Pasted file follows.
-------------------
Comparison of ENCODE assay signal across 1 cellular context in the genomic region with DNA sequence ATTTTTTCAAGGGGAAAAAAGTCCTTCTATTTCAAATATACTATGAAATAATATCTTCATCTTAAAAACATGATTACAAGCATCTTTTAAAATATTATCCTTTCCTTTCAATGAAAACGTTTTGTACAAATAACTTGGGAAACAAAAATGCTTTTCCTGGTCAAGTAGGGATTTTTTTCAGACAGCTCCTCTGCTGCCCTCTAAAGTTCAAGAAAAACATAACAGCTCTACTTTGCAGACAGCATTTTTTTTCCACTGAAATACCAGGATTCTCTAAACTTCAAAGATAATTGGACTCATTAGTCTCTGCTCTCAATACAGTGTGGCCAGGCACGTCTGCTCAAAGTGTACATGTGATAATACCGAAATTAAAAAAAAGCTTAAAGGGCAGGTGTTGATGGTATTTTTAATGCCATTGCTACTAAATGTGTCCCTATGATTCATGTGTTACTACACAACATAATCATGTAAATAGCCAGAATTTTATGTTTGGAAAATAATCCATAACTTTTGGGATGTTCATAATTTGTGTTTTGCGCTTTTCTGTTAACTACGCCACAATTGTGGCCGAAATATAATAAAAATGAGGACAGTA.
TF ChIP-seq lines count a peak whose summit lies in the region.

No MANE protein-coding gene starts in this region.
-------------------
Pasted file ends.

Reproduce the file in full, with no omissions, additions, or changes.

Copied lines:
Comparison of ENCODE assay signal across 1 cellular context in the genomic region with DNA sequence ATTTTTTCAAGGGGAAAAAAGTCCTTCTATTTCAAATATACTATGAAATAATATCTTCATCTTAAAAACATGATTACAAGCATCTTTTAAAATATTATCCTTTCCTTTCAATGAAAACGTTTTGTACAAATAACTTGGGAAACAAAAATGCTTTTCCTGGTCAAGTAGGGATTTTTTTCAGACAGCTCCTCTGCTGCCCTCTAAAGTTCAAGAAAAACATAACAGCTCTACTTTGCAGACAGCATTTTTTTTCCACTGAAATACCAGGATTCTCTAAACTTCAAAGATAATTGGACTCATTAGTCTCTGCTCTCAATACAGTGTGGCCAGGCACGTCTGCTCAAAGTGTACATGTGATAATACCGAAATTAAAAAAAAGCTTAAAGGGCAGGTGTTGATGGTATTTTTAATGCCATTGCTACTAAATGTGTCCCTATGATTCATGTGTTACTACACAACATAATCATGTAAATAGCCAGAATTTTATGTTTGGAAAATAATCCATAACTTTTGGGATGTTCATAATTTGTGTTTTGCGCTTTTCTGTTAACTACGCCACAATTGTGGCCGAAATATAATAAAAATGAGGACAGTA.
TF ChIP-seq lines count a peak whose summit lies in the region.

No MANE protein-coding gene starts in this region.